“Do I Need an X-Ray or MRI?”
This is a very common question that we healthcare providers get asked, and it’s one that doesn’t have a black-and-white answer.
I get it; it’s tempting to want to know exactly what the problem is or what is causing your pain. Well, the human body is way too cool and complicated for that, and an image like an x-ray or MRI doesn’t give the whole picture. This can be confusing and frustrating, so let’s clear a few things up.
WHAT AN IMAGE CAN’T ALWAYS DO
An image CAN’T tell you “what” is causing your pain. Pain is weird. Like, really weird, and is influenced by a ton of factors such as past experiences, movement patterns, sleep, nutrition, and stress. We can’t look at an x-ray and confidently determine that one specific structure is driving your pain experience because it’s simply a picture of your body at a moment in time.
To help prove this point, we can look at MRI studies of COMPLETELY PAINLESS individuals. No current pain OR history of pain. 87.6% of people had disc bulge in their neck and 80% of 50-year olds had “disk degeneration” in their lower back. Almost 70% showed signs of a hip labral tear! As a rehab professional, I love this kind of information because it tells me that there’s more to the picture than the structure of the joint.
An image CAN’T show what your body is doing during daily activities. If you think about the position that you’re in for an MRI, it’s typically lying flat with your head on a pillow. This is a comfortable position where most people don’t have a ton of issues. We don’t get to see what your body is doing during things like picking up a heavy box or reaching for something up high on a shelf. Again, this is where skilled eyes and hands are so helpful in figuring out why a movement can be contributing to pain.
WHAT AN IMAGE CAN DO
An image CAN rule out scary stuff. If you have a history of cancer or trauma, an image can detect crazy things like tumors or fractures. These things are present regardless of what position you’re in and don’t respond to conservative therapy treatments. Doctors, Physical Therapists, and Chiropractors are trained to look for and ask about these things, but it’s important to provide a detailed health history.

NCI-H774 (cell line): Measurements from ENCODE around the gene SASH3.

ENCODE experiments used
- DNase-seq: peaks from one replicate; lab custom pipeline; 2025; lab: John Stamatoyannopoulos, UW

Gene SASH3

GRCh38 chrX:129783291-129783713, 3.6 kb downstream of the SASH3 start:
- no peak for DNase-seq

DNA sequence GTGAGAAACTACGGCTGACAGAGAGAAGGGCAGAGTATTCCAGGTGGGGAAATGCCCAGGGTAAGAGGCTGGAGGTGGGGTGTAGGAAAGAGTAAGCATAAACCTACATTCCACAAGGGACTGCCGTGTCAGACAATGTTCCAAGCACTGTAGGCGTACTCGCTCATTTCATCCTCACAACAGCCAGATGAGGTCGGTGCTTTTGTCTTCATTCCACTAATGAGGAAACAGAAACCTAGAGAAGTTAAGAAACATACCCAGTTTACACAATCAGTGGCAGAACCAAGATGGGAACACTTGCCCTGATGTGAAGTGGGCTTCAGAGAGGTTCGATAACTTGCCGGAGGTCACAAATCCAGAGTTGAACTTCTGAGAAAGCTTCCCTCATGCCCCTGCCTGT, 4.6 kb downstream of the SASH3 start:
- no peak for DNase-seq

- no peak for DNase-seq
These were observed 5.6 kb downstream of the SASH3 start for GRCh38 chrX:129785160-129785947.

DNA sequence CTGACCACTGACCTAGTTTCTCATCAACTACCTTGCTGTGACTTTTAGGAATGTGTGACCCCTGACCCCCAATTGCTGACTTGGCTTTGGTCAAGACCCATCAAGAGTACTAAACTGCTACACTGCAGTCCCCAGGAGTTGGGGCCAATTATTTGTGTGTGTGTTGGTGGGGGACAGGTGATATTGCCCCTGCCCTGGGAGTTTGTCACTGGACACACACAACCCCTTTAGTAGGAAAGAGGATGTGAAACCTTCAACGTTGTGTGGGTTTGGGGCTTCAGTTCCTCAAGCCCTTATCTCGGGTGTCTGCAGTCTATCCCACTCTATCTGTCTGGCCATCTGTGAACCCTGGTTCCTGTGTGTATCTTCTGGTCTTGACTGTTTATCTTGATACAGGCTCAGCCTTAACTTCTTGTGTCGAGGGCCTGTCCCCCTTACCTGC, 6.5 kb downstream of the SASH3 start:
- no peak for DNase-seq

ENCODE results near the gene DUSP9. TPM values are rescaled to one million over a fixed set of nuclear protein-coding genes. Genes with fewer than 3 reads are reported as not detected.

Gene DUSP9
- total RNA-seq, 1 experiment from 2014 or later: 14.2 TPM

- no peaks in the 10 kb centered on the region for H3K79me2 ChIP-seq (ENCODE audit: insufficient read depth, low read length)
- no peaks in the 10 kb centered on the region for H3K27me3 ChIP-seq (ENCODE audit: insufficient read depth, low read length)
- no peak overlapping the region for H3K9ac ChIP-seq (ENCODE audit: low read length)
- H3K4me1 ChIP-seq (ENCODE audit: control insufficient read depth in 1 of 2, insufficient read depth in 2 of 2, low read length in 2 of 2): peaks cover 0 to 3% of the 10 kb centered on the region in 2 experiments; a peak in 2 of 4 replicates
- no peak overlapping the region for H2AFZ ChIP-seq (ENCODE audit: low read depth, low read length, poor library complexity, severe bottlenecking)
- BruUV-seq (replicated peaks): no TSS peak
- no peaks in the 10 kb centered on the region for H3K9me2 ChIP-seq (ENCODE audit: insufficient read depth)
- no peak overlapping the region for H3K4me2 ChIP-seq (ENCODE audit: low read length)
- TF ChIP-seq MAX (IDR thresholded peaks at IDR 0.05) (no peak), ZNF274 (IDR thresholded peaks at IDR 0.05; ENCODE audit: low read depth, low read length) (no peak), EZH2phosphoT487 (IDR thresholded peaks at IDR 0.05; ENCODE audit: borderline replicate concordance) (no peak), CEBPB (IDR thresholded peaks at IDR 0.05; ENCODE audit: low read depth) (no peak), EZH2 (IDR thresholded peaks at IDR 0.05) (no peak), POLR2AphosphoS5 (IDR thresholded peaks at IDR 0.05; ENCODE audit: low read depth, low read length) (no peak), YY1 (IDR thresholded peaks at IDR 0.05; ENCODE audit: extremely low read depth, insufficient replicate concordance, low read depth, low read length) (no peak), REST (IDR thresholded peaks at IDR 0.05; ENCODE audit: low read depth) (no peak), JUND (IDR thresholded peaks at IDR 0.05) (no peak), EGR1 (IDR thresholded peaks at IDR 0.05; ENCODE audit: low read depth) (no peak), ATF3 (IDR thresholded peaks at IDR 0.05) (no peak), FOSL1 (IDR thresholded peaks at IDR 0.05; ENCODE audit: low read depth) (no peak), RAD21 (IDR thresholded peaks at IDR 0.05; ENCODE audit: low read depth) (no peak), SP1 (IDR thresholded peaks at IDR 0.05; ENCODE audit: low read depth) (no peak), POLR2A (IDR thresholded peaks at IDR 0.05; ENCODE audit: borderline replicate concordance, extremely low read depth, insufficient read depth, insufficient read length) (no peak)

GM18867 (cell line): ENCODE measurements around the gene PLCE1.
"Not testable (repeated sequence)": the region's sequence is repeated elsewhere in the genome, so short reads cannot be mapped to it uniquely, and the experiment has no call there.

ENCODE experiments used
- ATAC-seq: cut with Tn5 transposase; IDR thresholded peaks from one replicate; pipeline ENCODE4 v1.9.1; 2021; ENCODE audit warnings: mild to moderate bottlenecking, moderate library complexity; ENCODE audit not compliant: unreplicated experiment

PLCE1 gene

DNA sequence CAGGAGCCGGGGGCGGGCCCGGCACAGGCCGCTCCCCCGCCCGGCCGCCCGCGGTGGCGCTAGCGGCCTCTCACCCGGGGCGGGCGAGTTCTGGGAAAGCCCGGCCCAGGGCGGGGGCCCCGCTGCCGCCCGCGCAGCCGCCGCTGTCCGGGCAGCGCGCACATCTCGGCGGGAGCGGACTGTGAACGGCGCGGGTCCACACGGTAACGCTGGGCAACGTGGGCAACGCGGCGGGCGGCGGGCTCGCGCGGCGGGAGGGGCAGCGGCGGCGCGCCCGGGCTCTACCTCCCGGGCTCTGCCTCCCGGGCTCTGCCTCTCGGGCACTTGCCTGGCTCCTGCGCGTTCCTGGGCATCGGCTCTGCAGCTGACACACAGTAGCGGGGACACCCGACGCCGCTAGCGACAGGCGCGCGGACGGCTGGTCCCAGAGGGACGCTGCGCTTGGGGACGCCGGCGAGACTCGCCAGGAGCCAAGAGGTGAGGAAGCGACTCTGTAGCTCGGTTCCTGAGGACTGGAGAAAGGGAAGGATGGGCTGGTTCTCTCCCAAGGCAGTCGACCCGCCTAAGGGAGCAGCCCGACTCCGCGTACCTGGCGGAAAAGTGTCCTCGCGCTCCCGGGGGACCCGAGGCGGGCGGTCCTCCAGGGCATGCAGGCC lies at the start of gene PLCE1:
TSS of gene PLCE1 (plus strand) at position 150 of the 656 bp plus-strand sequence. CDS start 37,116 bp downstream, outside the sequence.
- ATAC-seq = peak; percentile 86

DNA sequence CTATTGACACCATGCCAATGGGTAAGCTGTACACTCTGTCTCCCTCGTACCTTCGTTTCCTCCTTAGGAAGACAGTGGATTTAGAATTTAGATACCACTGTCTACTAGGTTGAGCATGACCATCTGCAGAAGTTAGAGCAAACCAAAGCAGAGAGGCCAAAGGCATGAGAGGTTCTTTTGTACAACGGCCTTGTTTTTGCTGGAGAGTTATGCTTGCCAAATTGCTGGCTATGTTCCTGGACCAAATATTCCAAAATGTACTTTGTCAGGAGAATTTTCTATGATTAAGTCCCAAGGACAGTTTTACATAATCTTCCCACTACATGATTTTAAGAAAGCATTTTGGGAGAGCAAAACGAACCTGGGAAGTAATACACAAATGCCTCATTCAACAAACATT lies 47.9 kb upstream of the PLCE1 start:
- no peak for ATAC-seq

An image CAN provide more information in a stubborn case. When put in context with the other factors mentioned (movement patterns, stress, sleep, etc), an X-Ray or MRI can help paint the picture of the pain experience.
If pain or weakness has persisted despite 1) a thorough examination AND 2) dedicated treatment by a professional AND 3) diligent work at home, then imaging may help guide treatment decisions. It’s imperative that ALL 3 criteria are met here, otherwise we’re just paying a bunch of money for information that likely wasn’t necessary. We want to use any newly-found information from an image as a supplement to what we already know about YOU and your environment.
To sum it all up, you are MORE than your X-Ray or MRI. The whole picture of your pain or limitations is best understood when multiple factors are considered. Imaging can be helpful if we’re suspicious of something scary or if you’re not responding to a well-rounded treatment plan. Regardless, the responsibility is shared by you (the patient), and your health care provider to understand these important factors and make treatment decisions accordingly. If you’re struggling with nagging pain and curious about rehabilitation options or the need for imaging, one of our passionate providers will gladly dive into this with you!